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The Monthly Q&A: Gillian Dite

Gillian began working as a freelance editor in 2013 in a change in direction after a long academic research career as a genetic epidemiologist and statistician. She loves working on anything related to science.

How has your month been?

The past month, and all of this year, has flown by. I've been working on PhD theses, practice maths exams, business reports and a botany book with chapters written by 19 different groups of authors.

I've just finished editing a lengthy molecular biology literature review for an international PhD student. Underneath the veneer of imperfect English, the student had a brilliantly structured description of incredibly complex molecular processes. His ability to pace the presentation of information is a rare skill that few can master. I'm excited to be able to help the work of exceptionally talented international students shine through like this, and these are the jobs I remember most vividly.

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Gathering in Gippsland

If you are an editor living in Gippsland and you'd like to meet with some of your local colleagues, please contact Caitilin at This email address is being protected from spambots. You need JavaScript enabled to view it. or phone 0421 545 282 to indicate your interest. Possible times, dates, places and other vital information regarding a gathering will be arranged later. If you happen to know the correct collective noun for editors or have a fanciful one you prefer to use, you can tell me that too.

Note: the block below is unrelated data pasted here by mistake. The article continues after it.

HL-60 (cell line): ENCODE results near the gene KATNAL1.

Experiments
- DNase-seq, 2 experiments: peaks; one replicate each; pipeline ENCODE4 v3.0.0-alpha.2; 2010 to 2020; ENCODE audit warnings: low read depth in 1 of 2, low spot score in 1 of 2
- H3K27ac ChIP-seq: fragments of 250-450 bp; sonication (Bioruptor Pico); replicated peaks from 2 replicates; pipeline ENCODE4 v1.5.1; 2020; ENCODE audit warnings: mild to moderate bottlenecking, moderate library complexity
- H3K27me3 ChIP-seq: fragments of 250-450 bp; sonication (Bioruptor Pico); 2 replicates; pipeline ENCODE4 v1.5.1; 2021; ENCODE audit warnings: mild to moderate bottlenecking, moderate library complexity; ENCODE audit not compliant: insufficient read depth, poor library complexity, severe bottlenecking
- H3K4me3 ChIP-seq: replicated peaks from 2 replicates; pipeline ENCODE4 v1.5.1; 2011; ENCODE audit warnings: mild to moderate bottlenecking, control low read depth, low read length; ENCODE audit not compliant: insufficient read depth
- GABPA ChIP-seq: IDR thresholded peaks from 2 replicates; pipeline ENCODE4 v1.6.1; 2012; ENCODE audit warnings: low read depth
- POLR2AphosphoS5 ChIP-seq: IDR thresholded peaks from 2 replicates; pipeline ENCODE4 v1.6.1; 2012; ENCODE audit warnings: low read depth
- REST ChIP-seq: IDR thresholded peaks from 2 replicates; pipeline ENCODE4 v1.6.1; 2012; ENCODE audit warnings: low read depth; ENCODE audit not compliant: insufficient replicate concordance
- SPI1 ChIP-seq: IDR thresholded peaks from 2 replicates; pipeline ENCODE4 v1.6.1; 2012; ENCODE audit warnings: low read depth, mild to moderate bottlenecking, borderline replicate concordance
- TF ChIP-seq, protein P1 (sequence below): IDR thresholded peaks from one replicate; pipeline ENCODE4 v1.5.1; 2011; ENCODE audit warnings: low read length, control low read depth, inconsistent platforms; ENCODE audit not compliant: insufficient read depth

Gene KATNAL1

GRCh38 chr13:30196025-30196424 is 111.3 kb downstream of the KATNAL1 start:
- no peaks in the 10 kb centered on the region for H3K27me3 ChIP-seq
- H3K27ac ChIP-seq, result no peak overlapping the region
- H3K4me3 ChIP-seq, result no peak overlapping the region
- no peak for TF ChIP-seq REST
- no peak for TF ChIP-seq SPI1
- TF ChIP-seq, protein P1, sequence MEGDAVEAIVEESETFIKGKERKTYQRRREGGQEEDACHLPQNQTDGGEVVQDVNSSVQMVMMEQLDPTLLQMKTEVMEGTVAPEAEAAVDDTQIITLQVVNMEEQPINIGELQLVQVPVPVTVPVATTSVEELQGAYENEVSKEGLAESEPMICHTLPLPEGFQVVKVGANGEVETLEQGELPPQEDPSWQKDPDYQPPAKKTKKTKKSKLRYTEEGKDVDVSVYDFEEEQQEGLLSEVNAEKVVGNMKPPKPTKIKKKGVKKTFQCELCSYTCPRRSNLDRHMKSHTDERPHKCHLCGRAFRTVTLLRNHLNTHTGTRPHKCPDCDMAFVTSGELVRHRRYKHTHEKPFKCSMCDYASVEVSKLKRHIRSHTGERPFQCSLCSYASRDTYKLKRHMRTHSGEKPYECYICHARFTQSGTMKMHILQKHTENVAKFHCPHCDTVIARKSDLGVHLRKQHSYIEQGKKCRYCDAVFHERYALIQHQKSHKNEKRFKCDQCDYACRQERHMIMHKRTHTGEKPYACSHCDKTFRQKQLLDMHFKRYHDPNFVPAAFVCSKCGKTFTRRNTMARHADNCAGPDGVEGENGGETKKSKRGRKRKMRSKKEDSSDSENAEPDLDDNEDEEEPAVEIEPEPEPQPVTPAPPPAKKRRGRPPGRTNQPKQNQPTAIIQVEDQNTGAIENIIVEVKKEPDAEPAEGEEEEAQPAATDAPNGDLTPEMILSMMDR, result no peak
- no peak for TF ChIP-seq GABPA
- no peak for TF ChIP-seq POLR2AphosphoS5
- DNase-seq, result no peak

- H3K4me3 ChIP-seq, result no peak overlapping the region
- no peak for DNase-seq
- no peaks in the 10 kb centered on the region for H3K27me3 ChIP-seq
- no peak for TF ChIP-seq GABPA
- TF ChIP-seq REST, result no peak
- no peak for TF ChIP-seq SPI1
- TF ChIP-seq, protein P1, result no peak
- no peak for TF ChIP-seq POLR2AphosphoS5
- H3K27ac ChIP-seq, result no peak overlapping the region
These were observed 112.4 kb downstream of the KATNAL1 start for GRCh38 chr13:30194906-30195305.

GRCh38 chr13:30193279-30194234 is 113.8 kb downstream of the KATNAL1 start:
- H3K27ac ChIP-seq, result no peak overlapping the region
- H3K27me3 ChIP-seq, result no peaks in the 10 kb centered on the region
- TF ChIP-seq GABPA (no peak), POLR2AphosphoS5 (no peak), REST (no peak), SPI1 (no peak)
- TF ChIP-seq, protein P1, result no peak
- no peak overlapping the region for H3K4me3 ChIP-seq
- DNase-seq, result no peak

Mentoring Program: New Status

Mentor group

At the Institute of Professional Editors (IPEd) plenary session of the write | edit | index conference, our mentoring program became part of IPEd's responsibility. We are now known officially as the IPEd National Mentoring Program for Editors, as a result of an agreement signed by the Canberra Society of Editors President, Alan Cummine, and the IPEd Chair, Kerry Davies. The systems we've put in place all remain the same; Canberra continues to administer the program nationally with the team of state/territory coordinators working with the national coordinators. We are delighted to have IPEd's formal recognition and support.

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Is There Such a Thing as 'Correct' English?

It seems there's a phony war playing out in social media. For every 'gotcha!' snap of an improperly punctuated shop sign, there's a punchy dot point list of 'grammar rules you can ignore'. For every volley of outraged comments bemoaning falling education standards, there's a hail of gleefully language-mashing tweets from one pundit or another.

And as they line up - proud prescriptivists behind Lynne Truss and her 'zero-tolerance approach to punctuation', determined descriptivists behind their Pinkers and Crystals - we editors are left sighing bemused on the sidelines, fantasising about our ultimate stylesheet.

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Report: May Freelance Lunch

The past several freelance lunches have been very well attended and so this latest lunch on 14 May was scheduled after two months instead of the usual three. There were fewer bookings this time and just 12 attendees, a pleasant and intimate gathering. Its timing the week after the national editors conference in Canberra (a very pleasant but not quite so intimate a gathering of our tribe) may have contributed to the smaller number and the next lunch will also be held after two months, on 15 July.